The very things that make Germany strong also make it different from other EU states. It is a model of economic success, it has a balanced budget and low unemployment, and it is a political success as well, run by a grand coalition of centre-right and centre-left (who would be at each other’s throats in other countries) – there are virtually no truly oppositional parties. Consensus truly rules.
Germany’s partners look, increasingly, unlike Germany. They are also clearly incapable of following the German road to success, even if they wanted to.
I do not believe that Germany today is, or wants to be, a ‘Fourth Reich’. I also think that Germany does not want to coerce its European partners to follow its path, but merely to encourage them to do so. In my view ‘the German problem’ (and there is a German problem) comes not from any assertiveness but, strangely, from its opposite. Germany is not a ‘hegemon’ nor even a ‘semi-hegemon’. It is not the presence of hard power that hallmarks the Federal Republic today, but its absence.
Paradoxically, the lack of active assertiveness, Germany’s seeming passivity, has today become aggressive. Just as Germany’s economic strength illuminates the dismal weaknesses in its neighbours’ economies, its passive strength permits Germany to project its will onto Europe by example and emotional and moral force.
It is how to address this passive aggression on Germany’s part that is the challenge to everyone presented by Germany’s European ambitions. The 70 years of peace and prosperity have today produced a German consensus around specific values.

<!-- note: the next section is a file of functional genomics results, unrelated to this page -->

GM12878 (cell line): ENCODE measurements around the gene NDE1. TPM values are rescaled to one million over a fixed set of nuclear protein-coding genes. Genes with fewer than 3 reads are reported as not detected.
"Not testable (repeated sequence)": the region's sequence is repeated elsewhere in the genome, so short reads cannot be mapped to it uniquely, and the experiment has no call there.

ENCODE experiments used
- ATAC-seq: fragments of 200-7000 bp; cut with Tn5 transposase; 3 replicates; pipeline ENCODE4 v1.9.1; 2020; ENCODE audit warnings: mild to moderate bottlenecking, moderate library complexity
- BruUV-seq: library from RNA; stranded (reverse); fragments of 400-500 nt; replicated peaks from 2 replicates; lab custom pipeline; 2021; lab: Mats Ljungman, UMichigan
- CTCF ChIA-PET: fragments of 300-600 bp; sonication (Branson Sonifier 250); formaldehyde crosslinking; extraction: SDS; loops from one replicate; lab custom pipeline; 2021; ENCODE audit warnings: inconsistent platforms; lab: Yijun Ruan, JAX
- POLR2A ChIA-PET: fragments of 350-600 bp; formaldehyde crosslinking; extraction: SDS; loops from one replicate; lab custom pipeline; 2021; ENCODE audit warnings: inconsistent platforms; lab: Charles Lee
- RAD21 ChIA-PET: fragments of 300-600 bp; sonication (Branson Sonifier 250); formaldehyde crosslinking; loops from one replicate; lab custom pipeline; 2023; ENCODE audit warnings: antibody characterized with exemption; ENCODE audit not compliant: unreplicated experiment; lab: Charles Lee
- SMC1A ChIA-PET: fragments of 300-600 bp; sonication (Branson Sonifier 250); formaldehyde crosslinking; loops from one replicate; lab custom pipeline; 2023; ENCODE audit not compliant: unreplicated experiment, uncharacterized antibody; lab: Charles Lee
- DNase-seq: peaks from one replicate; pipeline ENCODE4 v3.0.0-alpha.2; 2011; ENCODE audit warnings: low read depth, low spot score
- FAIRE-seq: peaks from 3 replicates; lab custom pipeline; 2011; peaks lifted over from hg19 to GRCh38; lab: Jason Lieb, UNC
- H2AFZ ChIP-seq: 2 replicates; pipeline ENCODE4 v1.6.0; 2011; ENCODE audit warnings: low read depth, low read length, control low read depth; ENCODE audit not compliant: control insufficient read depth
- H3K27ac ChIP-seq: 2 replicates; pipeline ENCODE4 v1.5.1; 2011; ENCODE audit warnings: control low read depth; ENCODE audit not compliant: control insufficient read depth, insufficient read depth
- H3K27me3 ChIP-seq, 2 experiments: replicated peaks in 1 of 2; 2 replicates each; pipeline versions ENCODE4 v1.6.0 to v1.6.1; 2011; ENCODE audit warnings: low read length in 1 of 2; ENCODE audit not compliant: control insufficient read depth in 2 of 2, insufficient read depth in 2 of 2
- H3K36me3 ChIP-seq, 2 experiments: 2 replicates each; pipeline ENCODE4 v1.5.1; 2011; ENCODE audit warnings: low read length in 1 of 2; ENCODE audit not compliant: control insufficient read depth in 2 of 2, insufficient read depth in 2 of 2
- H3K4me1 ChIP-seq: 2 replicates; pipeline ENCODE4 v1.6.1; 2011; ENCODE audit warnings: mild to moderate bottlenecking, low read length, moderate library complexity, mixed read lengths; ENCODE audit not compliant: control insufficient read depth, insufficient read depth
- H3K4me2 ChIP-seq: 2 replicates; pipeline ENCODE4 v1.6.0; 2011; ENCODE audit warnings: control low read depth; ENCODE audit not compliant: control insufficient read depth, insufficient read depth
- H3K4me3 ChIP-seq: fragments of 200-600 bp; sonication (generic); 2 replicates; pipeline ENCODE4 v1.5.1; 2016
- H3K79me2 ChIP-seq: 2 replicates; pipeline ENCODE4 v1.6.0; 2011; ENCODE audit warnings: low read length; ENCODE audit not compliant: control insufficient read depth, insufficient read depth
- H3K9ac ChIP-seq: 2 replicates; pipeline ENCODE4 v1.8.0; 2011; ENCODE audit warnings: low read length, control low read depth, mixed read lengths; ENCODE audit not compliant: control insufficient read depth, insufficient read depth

The pull of consensus has blunted the sharpness of the German political mind, allowing today an irresponsible irrationality to triumph in some important if detailed policy areas. That is why I have termed Germany today a ‘Hippie State’.
German politics is ruled by emotional responses in other areas. Examples are the policy on nuclear energy, the refusal to address the causes of the Euro crisis, and the irresponsible approach to intelligence-led security activity.
Increasingly, then, we have seen Germany behaving in an irrational, unpredictable manner. Germany no longer balks at breaking the rules. That is a big worry. To date the EU is not a German empire, but without fundamental reform in Europe and in Germany it could easily end up that way.
Dr. Ulrike Guérot